Potent, environmentally friendly catalysts called Fe-TAML® activators, developed by scientists at Carnegie Mellon University, can destroy colored pollutants and toxic compounds resulting from paper and wood pulp processing.
The results of extensive field trials conducted by Carnegie Mellon University, Forest Research of New Zealand and the University of Auckland are being presented by Dr. L. James Wright of the University of Auckland on Wed., Sept. 10, in New York City at the 226th annual meeting of the American Chemical Society (paper 177, "Activation of hydrogen peroxide with a TAML® catalyst for wastewater remediation in the pulp and paper industry," Industrial & Engineering Chemistry Division).
"Right now, we can use Fe-TAMLs with hydrogen peroxide to clean up the unsightly color from chlorine-based bleaching processes used by mills to make paper and the chlorinated byproducts of those processes, which are considered a potential health hazard," said Terry Collins, the Thomas Lord Professor of Chemistry at Carnegie Mellon and the chief researcher on the Fe-TAML project. Collins describes the results of the decolorization as going from coffee to lemonade.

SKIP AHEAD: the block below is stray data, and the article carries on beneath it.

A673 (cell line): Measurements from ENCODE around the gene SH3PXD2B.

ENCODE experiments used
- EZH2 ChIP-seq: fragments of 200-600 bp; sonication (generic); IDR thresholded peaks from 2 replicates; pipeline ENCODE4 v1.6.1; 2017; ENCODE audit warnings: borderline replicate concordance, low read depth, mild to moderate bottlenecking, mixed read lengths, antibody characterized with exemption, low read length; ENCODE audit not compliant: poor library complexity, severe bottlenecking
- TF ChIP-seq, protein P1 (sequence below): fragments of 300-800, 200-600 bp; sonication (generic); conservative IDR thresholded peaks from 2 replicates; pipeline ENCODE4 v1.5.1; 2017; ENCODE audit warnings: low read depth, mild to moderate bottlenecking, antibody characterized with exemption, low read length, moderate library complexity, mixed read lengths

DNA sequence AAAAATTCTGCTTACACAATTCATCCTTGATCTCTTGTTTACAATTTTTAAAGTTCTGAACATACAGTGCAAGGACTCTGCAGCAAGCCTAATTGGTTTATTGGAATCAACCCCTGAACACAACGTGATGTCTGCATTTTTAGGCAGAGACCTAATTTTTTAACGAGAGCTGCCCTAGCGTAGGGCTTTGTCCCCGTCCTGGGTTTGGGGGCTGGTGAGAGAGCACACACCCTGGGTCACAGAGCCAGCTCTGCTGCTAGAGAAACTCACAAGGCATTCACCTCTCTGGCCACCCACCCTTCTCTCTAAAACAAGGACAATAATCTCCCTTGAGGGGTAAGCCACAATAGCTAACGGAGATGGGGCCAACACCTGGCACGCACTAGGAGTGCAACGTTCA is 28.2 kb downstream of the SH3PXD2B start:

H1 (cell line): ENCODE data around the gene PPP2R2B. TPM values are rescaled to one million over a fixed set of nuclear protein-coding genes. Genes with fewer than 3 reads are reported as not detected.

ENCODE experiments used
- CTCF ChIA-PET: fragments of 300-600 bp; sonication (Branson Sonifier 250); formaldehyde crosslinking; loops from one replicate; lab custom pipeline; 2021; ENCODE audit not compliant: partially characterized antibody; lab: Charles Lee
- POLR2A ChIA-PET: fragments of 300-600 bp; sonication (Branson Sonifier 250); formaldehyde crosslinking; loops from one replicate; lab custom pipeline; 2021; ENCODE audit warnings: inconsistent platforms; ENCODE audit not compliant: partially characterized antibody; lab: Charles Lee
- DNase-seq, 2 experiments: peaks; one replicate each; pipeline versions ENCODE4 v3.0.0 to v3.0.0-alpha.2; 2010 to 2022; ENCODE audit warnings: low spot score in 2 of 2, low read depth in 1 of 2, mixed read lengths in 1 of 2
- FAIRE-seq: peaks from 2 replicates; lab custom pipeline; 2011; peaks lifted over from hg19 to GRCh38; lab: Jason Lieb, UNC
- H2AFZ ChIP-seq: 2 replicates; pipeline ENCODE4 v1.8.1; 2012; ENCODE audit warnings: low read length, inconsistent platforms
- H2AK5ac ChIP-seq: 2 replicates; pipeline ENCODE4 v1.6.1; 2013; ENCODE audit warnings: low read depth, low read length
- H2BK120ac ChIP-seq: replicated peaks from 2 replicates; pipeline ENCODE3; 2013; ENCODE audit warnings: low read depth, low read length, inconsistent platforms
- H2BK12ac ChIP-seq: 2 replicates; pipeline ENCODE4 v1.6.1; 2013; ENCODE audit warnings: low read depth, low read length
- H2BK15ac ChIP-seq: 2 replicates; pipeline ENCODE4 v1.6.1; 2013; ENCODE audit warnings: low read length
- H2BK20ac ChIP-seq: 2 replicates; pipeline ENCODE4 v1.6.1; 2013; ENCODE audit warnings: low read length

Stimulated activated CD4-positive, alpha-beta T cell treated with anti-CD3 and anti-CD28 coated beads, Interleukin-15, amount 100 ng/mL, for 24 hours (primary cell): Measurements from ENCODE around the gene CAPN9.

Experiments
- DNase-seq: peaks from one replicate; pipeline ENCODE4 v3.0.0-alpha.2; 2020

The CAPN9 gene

Lauren Ward | EurekAlert!
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A newly developed laser technology has enabled physicists in the Laboratory for Attosecond Physics (jointly run by LMU Munich and the Max Planck Institute of Quantum Optics) to generate attosecond bursts of high-energy photons of unprecedented intensity. This has made it possible to observe the interaction of multiple photons in a single such pulse with electrons in the inner orbital shell of an atom.
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